What Lee has written is a subtle novel about how people on the edge of a financial cliff are forced to sacrifice their ambitions ... If Lee dwelled exclusively on the friction between his three main characters, he’d have delivered a thoughtful working-class tale burnished with some Dylanesque wisdom. But Lee also weaves Yadin and Jeanette in a matrix of larger social pressures ... If Lonesome Lies Before Us isn’t the best American novel of the year, it’s one of the most American American novels. It’s intensely concerned with the civic institutions that shape everyday lives, and with who’s affected when they disappear. That’s too much weight for the average country song to bear, but Lee’s novel carries it just fine.
Lee's novel shares some of the character of alt-country music, low-key and trafficking in folks who will never be gold-card members. Deftly, he finds gentle comedy in the town's tiny Unitarian Universalist congregation while also respecting the impulses that brought them together ... While the modest Park would blush if he heard me say this, Lonesome Lies Before Us is also a novel about art, and about what Samuel Beckett called the 'itch to make' even when all of the possible rewards of making have been stripped away.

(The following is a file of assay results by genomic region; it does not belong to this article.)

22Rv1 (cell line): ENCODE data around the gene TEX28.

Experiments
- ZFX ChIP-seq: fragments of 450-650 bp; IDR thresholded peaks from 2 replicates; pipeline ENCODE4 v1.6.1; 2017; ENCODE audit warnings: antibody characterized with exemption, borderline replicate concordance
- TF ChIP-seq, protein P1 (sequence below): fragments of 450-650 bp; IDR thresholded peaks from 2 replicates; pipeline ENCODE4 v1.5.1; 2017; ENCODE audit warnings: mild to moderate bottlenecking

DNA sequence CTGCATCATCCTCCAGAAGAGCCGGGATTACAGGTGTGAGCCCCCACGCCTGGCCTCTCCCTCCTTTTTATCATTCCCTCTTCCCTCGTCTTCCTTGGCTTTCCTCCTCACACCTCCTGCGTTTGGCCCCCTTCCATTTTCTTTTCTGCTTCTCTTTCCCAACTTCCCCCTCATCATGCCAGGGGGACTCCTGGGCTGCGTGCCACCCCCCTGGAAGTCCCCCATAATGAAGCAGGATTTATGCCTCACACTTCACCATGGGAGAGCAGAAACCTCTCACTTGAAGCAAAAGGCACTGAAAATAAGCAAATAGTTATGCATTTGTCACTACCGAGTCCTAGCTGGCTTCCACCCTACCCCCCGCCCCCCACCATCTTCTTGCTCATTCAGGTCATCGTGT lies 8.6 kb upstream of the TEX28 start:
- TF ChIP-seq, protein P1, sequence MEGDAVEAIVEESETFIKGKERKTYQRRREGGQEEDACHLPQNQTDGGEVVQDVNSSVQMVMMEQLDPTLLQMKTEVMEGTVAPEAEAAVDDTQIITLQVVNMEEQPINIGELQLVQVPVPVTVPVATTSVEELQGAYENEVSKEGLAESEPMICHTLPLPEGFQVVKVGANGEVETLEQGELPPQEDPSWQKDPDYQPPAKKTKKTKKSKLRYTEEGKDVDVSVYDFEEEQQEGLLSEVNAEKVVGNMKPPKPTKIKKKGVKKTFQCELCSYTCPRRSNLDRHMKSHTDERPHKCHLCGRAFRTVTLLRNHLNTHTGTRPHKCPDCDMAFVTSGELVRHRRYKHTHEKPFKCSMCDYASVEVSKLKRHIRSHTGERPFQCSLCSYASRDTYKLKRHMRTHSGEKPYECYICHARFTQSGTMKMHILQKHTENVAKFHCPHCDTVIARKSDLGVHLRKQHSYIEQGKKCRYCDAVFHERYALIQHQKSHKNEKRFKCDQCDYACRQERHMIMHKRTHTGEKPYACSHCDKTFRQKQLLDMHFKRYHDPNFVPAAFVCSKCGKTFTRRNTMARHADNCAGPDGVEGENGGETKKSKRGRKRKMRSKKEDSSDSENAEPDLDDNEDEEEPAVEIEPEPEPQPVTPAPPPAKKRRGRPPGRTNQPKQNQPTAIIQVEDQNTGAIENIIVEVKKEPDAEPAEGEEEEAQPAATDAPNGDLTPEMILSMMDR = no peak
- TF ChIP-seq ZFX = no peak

Fittingly for a novel that centers on a struggling musician’s push to record his latest batch of songs, Lee frames the story so that it unfolds like an album—the chapter titles turned into song titles, annotated with running times that evoke songwriting’s greatest magic: the ability to distill the emotions and experiences of days and years into mere minutes and seconds ... The action develops slowly, plot in service to character, the pacing perhaps a bit too steady. In many ways, the novel itself reflects Yadin’s description of his new music: 'Simple, quiet stuff. No frills, just slow, raw songs' ... Like a beat-up guitar case, Yadin has flaws for all to see. But in Lee’s genuine portrait of struggle and persistence, there’s plenty of magic inside.